Walmer RNLI crew members awarded for challenging rescue

Lifeboats News Release

At their Christmas Dinner on Saturday, 3 December, five crew members from Walmer RNLI received a Chief Executive’s Commendation Certificate for their involvement in a challenging rescue with two others receiving the station’s Operations Team Letter of Thanks.

RNLI/Christopher Winslade

On Mother’s Day in March 2021, a tasking request was received from Her Majesty’s Coast Guard for the station’s D Class lifeboat Duggie Rodbard II to launch to two adults and a child cut off by the tide near Ness Point in St Margaret’s Bay an hour or so before high water. The lifeboat met up with the station’s Atlantic 85 Donald McLauchlan which was already on exercise and swapped a crew member to give the D Class a fully competent crew. Soon after launch, the D Class helm gave a revised time of arrival on scene stating that the engine was not working as it should only allowing a speed of 13 knots. After checking fuel lines, and intakes for blockages the decision was taken to continue to the casualties. Due to the wind direction, the helm on the Atlantic offered his support enabling the smaller lifeboat to take two extra crew members to assist with the rescue in very challenging sea conditions. This left two crew standing by offshore in slightly calmer waters in case further assistance was required.

The casualties were located on an outcrop a couple of metres above the water. Swells were coming in from different directions and there were many rocks hidden beneath the lifeboat. The helm briefed two crew to attend to the casualties and get them into Covid-safe PPE while he and the remaining two stayed in the water keeping the boat head to sea, constantly battling stayed with the boat to prevent it smashing into the flank rocks. The sea was lifting the boat and throwing it back on to the chalk rocks behind. Underfoot was uneven.

Once the crew had the three casualties ready, they were asked to wait until the helm was ready for transfer to the lifeboat. The child was taken on board first but a large wave came over the bow engulfing the whole boat. As the second casualty boarded their shoelace snagged on the engine as another large wave broke over the boat. As the third casualty was taken on board the lifeboat was half full of water. With four crew now holding the boat the helm jumped in and attempted to start the engine. It didn’t start and the additional weight was causing the boat to start drifting beam-on and behind the rocks. Crew battled to keep the boat head-to-sea but kept it in a position of relative safety.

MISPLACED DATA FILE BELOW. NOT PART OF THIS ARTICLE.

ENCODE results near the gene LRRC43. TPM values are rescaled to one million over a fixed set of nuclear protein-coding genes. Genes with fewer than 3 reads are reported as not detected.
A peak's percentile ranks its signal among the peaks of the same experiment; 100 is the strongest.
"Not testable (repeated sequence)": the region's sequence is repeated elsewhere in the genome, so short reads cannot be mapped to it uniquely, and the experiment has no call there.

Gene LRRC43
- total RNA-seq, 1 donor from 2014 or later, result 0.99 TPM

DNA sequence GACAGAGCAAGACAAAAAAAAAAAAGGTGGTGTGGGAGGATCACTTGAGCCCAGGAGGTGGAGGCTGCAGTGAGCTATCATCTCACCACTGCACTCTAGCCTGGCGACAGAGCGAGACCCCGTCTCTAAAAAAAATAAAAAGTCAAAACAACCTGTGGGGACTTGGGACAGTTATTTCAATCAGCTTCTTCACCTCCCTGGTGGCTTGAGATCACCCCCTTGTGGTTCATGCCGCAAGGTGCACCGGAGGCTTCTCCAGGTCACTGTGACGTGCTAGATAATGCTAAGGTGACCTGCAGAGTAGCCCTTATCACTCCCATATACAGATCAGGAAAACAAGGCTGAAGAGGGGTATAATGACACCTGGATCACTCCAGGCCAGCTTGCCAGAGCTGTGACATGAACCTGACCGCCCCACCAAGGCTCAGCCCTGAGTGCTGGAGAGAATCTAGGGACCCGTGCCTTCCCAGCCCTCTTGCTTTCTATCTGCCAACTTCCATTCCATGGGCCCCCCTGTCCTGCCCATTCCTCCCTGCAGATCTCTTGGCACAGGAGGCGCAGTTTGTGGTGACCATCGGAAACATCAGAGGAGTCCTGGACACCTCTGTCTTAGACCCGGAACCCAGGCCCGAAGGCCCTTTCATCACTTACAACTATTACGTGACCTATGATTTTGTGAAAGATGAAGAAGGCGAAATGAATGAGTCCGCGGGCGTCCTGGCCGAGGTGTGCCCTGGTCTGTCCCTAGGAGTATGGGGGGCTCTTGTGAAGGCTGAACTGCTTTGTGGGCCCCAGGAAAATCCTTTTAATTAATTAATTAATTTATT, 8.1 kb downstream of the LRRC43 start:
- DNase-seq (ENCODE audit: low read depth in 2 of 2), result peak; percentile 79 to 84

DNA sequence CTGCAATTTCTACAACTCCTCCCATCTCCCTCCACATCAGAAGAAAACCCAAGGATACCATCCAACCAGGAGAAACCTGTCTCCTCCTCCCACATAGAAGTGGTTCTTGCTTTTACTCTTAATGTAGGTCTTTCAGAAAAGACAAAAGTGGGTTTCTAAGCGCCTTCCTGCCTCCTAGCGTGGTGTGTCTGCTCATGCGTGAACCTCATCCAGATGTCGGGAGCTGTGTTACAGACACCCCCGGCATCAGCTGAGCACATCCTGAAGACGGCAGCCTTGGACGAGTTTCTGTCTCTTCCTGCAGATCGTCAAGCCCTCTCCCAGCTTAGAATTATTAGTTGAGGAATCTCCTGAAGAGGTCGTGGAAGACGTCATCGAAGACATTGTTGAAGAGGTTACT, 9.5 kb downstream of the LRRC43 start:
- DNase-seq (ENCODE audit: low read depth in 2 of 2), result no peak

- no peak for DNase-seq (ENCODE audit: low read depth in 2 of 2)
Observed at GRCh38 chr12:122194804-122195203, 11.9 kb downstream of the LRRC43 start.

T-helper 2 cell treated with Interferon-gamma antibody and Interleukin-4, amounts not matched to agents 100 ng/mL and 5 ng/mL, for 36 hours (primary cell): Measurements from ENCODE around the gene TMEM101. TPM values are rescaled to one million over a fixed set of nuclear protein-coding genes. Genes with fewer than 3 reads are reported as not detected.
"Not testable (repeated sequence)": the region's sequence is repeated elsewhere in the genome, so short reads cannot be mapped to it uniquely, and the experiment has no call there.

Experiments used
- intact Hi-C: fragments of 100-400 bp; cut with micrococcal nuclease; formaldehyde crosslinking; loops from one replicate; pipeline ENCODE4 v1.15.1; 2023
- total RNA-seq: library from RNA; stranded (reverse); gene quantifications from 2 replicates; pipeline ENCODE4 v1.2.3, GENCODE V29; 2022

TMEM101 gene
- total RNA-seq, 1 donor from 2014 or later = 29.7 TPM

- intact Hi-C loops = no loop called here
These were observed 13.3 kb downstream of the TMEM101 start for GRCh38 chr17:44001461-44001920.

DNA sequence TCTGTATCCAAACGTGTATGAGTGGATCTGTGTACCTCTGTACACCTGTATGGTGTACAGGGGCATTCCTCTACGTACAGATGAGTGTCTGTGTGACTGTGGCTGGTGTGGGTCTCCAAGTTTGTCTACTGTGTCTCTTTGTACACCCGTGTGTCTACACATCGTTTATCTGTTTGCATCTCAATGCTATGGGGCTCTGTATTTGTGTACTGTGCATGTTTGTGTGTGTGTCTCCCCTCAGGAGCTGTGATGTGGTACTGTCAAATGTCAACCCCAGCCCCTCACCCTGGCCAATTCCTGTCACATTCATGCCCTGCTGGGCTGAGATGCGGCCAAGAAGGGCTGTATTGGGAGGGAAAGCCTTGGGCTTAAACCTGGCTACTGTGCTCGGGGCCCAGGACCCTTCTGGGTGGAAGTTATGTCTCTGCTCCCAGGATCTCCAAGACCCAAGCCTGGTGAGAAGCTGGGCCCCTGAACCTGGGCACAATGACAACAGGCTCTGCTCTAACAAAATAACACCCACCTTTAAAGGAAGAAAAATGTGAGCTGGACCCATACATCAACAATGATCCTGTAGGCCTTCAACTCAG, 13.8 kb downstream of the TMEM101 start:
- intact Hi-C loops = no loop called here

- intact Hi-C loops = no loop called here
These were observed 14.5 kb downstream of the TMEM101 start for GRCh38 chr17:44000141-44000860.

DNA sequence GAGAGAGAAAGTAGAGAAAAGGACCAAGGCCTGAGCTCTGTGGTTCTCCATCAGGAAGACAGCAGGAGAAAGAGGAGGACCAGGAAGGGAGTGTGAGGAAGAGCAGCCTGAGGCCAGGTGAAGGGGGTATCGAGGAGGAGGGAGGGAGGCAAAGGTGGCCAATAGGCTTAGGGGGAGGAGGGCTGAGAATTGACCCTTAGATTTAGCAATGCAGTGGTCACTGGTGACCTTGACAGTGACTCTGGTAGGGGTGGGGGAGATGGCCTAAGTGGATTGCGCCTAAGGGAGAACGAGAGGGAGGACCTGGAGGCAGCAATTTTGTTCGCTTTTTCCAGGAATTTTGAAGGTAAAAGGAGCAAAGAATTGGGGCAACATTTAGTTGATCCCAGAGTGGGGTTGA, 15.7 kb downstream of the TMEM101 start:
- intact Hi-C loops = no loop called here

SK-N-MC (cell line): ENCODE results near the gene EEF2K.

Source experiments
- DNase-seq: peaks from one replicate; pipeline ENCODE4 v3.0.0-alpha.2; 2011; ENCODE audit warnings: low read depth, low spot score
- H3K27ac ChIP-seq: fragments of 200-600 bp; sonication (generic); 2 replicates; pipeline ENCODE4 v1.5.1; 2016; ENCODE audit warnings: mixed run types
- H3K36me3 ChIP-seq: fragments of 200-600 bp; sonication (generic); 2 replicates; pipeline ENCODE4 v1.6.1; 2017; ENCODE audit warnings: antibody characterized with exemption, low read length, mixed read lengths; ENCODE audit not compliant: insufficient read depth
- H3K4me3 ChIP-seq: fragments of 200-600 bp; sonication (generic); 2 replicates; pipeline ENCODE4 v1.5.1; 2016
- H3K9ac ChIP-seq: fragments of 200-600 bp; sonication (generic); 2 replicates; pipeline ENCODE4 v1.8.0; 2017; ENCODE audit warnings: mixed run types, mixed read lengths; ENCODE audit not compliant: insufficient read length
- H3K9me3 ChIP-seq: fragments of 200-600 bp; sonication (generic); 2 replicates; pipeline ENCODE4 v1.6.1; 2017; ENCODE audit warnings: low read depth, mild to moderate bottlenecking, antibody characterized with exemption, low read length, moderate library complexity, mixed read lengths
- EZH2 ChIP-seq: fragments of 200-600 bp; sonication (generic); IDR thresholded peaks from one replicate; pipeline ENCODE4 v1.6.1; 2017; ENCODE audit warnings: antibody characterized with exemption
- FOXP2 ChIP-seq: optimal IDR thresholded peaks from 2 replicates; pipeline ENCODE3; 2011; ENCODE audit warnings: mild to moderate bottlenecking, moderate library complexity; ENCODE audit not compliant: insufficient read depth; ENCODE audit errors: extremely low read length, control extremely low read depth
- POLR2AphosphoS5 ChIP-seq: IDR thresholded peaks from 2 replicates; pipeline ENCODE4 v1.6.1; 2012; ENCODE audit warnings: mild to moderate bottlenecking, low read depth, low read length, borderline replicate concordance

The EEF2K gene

The engine eventually fired and one crew member jumped on board while the remaining three swam towards the Atlantic and were recovered safely from the sea.

As the lifeboat approached the landing point to transfer the casualties into the care of the local coastguard team, the helm asked for another crew member to be transferred into the D Class to help with recovery. Although the swells were minimal compared to the rescue site, the helm didn’t think it worth the risk. The coastguard team send two of their volunteers into the water with drysuits and lines to help recover the casualties. The helm’s plan was to nose on to the beach, evacuate the casualties and spin the boat to head back to sea. However, three more swells broke over the stern and the lifeboat was now beam-on with water to the top of the sponsons. Crew managed to turn the boat and refloated to return to station.